Wednesday, November 28, 2012

In which I talk about something important.

I tend to think about this sort of stuff a lot, and I read about it on twitter and on other people's blogs, but I haven't really written about it myself. This time, however, I feel like I need to say something and add my voice to the mix because something has happened that has reminded me about this problem. 

The problem is women being objectified as sex objects purely for the pleasure of men. 

Even deeper, often the problem is that women think being objectified in this way is ok. In fact, if given the opportunity it seems that some women are more than happy to be a sex symbol. Take Cameron Diaz, for example, in a recent article from The Sunday Times: "I think every woman does want to be objectified. There's a little part of you at all times that hopes to be somewhat objectified, and I think it's healthy... "

It's not healthy. I agree with Mary McGill who quoted Cameron in this article. My post is kind of connected with that so I suggest you read her words as well. 

Anyway, onto my particular vexation. 

Anyone who knows me well knows I'm a pretty big fan of the actress Jessica Chastain. Right now my head is almost exploding with anticipation for her latest flick, Zero Dark Thirty. If you go onto my tumblr, Jessica's face is my icon and sidebar picture. I reblog images of her in films and in photoshoots (I reblog loads of other non-Jessica things too, just putting that out there. Don't worry). I've seen almost every film she's been in so far. She even has a tag on this blog. I had a mini bout of insanity last month and thought I could work out a way to go see her performing in a play on Broadway in New York, and then came to my senses and realised it was near impossible, and was a bit disappointed.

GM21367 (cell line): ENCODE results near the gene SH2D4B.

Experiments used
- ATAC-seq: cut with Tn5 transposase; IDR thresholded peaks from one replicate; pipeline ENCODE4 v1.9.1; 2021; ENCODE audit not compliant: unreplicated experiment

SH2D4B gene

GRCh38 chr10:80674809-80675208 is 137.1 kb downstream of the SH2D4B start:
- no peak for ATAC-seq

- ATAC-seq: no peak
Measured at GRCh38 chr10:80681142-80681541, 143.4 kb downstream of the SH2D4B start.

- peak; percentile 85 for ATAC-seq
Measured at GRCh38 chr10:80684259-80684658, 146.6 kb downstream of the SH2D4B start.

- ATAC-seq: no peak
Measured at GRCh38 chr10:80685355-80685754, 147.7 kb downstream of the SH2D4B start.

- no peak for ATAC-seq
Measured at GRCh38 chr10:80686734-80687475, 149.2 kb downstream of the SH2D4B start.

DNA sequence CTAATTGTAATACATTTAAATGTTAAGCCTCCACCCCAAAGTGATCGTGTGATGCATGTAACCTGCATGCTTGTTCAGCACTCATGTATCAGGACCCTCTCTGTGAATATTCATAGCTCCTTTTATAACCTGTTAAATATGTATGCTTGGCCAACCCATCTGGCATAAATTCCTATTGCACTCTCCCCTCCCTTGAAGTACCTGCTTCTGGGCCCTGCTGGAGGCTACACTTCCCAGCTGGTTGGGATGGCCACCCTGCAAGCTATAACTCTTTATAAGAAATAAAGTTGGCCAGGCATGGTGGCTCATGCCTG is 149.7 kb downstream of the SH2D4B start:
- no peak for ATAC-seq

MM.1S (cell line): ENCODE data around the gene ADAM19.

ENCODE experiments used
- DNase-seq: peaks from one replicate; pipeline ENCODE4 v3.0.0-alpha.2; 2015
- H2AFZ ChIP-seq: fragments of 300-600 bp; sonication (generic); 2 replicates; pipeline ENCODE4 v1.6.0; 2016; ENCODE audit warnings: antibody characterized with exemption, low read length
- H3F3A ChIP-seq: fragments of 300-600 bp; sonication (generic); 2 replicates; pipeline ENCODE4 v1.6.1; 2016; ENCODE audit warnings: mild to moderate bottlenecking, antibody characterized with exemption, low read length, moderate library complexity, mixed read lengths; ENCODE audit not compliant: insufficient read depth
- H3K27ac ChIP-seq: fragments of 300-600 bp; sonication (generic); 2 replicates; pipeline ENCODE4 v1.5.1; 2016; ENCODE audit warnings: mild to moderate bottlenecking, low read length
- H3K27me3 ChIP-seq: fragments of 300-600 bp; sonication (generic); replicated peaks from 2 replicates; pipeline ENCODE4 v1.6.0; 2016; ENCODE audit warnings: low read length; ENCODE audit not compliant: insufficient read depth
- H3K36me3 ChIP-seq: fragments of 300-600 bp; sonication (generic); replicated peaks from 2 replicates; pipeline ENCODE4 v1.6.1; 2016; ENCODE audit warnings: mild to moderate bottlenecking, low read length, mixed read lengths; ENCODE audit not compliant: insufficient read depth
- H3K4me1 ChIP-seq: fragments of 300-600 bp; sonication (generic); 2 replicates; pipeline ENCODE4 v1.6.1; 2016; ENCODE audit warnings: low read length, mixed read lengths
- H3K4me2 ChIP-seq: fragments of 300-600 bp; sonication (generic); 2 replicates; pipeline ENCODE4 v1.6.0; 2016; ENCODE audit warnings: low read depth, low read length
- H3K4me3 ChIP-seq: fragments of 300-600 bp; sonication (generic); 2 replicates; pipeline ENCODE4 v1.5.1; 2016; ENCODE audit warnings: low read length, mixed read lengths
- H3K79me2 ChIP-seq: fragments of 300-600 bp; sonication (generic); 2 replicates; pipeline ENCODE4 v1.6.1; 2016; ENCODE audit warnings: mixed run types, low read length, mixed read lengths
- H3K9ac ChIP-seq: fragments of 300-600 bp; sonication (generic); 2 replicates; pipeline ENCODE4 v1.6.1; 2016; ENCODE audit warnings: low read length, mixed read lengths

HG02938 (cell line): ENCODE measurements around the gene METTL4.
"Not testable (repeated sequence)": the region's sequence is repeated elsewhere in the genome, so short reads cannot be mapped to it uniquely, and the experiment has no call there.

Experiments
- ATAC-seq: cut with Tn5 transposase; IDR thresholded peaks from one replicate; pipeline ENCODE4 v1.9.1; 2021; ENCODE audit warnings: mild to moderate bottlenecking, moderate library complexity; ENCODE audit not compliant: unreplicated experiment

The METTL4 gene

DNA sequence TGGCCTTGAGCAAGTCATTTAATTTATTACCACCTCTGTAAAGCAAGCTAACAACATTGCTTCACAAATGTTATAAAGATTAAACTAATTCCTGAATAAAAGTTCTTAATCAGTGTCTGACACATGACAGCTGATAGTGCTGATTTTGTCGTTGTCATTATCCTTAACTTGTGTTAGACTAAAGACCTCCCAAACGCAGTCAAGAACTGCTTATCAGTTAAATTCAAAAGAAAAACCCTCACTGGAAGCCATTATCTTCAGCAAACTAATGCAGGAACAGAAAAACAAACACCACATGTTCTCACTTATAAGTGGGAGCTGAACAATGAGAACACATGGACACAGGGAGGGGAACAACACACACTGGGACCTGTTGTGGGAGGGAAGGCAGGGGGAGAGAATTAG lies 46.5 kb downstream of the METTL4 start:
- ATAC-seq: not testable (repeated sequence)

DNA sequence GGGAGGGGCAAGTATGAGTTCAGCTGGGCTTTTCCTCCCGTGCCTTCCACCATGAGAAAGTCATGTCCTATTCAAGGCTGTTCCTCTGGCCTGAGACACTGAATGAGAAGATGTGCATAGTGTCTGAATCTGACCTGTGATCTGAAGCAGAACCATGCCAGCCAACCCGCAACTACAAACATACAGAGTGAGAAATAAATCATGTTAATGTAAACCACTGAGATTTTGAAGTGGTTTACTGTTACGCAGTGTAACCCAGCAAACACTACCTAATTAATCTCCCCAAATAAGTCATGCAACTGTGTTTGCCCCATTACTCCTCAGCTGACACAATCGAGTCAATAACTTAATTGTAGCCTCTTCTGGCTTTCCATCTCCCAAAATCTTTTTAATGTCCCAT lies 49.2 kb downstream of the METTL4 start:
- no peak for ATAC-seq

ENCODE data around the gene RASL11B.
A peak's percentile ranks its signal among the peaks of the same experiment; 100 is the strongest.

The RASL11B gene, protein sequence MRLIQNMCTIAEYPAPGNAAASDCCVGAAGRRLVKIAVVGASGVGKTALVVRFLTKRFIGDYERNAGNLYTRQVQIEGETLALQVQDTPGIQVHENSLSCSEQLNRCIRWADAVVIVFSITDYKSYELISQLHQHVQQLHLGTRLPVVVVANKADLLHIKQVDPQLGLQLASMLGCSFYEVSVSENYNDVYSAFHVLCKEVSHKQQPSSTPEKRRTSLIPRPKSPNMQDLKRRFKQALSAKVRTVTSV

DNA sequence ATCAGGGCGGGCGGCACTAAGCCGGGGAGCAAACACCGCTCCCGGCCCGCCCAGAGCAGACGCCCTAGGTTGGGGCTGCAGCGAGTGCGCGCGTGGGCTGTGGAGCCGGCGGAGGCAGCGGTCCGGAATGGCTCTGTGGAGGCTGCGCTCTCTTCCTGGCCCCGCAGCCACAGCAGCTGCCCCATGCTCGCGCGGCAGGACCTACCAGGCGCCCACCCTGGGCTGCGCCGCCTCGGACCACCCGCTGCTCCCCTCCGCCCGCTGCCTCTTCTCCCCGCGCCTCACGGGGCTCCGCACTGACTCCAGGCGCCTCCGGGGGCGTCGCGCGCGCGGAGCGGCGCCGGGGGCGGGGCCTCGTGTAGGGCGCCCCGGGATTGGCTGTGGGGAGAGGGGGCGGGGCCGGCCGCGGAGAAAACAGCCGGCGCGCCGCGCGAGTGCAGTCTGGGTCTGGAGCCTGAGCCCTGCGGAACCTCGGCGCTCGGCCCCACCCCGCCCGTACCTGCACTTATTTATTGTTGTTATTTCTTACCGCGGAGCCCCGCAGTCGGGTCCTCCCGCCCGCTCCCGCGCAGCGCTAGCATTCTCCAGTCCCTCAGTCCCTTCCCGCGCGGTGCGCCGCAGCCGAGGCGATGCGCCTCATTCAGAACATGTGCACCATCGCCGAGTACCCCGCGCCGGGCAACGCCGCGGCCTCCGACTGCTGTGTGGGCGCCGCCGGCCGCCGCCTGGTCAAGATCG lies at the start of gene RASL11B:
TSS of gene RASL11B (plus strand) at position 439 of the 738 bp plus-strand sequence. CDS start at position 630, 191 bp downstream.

There are three reasons that I like Jessica. One is that I think she is a phenomenal actress, one of the absolute best in Hollywood at the moment. She's only been a known name in the industry for a few years and yet the latest gossip expects she'll be celebrating her second nomination at the next Academy Awards, and possibly her first win. 

The second is that she comes across as a lovely, funny, humble person in her interviews. I try and keep up with a lot of film-related news and often read about actors' and actresses' latest projects, so it's nice when a person seems to very genuine and enjoyable to read about. 

The third reason is that after years of hard work going through acting school in New York and doing small jobs,  Jessica got a big break and with all of her major films (shot over about five years) unusually all pushed back to 2011 releases, she had a bit of a dream run into the film industry. She's worked with Al Pacino, Terrence Malick, Kathryn Bigelow, Guillermo Del Toro, Ralph Fiennes, and Brad Pitt and is sure to be flagged down by many other big names in the near future. It's pretty lucky and doesn't happen very often but I like knowing that it can happen, because I hope one day to be in the film industry and it's encouraging to see what some people can achieve if they are passionate and determined. 

Anyway, back to the tumblr thing. I was on tumblr this morning and I follow quite a few people who post pictures of Jessica Chastain, so there's often a lot of her on my feed. I've seen hundreds of photoshoot images of her before, but when I saw the latest ones that had everyone else abuzz I was surprised (even a little shocked) to find myself feeling uncomfortable when I looked at them. It wasn't anything like I'd seen her do before. Here are the pictures: 
photo credit
photo credit